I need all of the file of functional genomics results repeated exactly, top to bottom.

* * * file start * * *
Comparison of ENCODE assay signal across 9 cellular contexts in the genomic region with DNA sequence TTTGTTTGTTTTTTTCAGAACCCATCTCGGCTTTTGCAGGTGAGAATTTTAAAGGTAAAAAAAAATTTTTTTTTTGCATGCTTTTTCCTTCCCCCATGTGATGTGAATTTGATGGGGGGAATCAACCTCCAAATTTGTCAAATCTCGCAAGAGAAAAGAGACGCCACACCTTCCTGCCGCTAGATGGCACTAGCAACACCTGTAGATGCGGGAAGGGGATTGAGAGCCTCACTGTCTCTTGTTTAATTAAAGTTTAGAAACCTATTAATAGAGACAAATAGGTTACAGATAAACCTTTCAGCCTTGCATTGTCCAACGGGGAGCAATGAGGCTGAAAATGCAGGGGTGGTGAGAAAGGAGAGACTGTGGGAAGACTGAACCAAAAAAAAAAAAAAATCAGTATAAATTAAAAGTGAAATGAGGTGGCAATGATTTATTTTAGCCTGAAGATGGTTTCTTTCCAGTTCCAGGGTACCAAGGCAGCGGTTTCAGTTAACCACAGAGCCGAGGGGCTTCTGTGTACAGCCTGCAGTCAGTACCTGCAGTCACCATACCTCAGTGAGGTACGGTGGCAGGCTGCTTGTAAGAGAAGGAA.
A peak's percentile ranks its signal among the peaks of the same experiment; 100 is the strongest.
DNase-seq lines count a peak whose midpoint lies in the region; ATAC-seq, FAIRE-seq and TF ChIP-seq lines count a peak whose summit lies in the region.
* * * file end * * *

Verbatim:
Comparison of ENCODE assay signal across 9 cellular contexts in the genomic region with DNA sequence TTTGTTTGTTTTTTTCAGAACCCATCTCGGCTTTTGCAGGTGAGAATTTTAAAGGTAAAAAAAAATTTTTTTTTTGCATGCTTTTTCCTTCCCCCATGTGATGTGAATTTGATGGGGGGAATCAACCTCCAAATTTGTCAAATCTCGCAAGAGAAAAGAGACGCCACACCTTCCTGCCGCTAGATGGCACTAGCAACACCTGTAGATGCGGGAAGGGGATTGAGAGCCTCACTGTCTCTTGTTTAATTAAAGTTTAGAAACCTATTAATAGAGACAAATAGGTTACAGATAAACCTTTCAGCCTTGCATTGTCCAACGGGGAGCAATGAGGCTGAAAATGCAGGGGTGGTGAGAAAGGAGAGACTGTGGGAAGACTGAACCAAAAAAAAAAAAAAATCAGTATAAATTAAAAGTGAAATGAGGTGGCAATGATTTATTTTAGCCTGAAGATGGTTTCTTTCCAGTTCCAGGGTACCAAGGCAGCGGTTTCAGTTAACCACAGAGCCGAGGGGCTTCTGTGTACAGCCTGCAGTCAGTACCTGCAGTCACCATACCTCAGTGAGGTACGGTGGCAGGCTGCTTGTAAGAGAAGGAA.
A peak's percentile ranks its signal among the peaks of the same experiment; 100 is the strongest.
DNase-seq lines count a peak whose midpoint lies in the region; ATAC-seq, FAIRE-seq and TF ChIP-seq lines count a peak whose summit lies in the region.